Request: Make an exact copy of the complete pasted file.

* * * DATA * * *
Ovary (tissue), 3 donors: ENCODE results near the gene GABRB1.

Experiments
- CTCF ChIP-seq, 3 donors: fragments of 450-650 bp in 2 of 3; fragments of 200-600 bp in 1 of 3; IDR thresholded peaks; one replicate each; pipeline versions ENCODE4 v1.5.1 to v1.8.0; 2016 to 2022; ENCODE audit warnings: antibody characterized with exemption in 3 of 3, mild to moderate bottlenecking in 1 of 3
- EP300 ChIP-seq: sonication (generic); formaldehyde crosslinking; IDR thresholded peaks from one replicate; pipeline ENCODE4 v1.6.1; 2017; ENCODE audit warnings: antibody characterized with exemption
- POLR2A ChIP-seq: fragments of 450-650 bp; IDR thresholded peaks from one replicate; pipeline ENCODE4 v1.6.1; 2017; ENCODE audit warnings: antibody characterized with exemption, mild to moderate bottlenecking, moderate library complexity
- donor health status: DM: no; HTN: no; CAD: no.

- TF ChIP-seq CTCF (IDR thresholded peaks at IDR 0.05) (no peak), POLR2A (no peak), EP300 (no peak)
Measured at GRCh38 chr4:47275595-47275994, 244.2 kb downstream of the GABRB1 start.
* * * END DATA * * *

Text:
Ovary (tissue), 3 donors: ENCODE results near the gene GABRB1.

Experiments
- CTCF ChIP-seq, 3 donors: fragments of 450-650 bp in 2 of 3; fragments of 200-600 bp in 1 of 3; IDR thresholded peaks; one replicate each; pipeline versions ENCODE4 v1.5.1 to v1.8.0; 2016 to 2022; ENCODE audit warnings: antibody characterized with exemption in 3 of 3, mild to moderate bottlenecking in 1 of 3
- EP300 ChIP-seq: sonication (generic); formaldehyde crosslinking; IDR thresholded peaks from one replicate; pipeline ENCODE4 v1.6.1; 2017; ENCODE audit warnings: antibody characterized with exemption
- POLR2A ChIP-seq: fragments of 450-650 bp; IDR thresholded peaks from one replicate; pipeline ENCODE4 v1.6.1; 2017; ENCODE audit warnings: antibody characterized with exemption, mild to moderate bottlenecking, moderate library complexity
- donor health status: DM: no; HTN: no; CAD: no.

- TF ChIP-seq CTCF (IDR thresholded peaks at IDR 0.05) (no peak), POLR2A (no peak), EP300 (no peak)
Measured at GRCh38 chr4:47275595-47275994, 244.2 kb downstream of the GABRB1 start.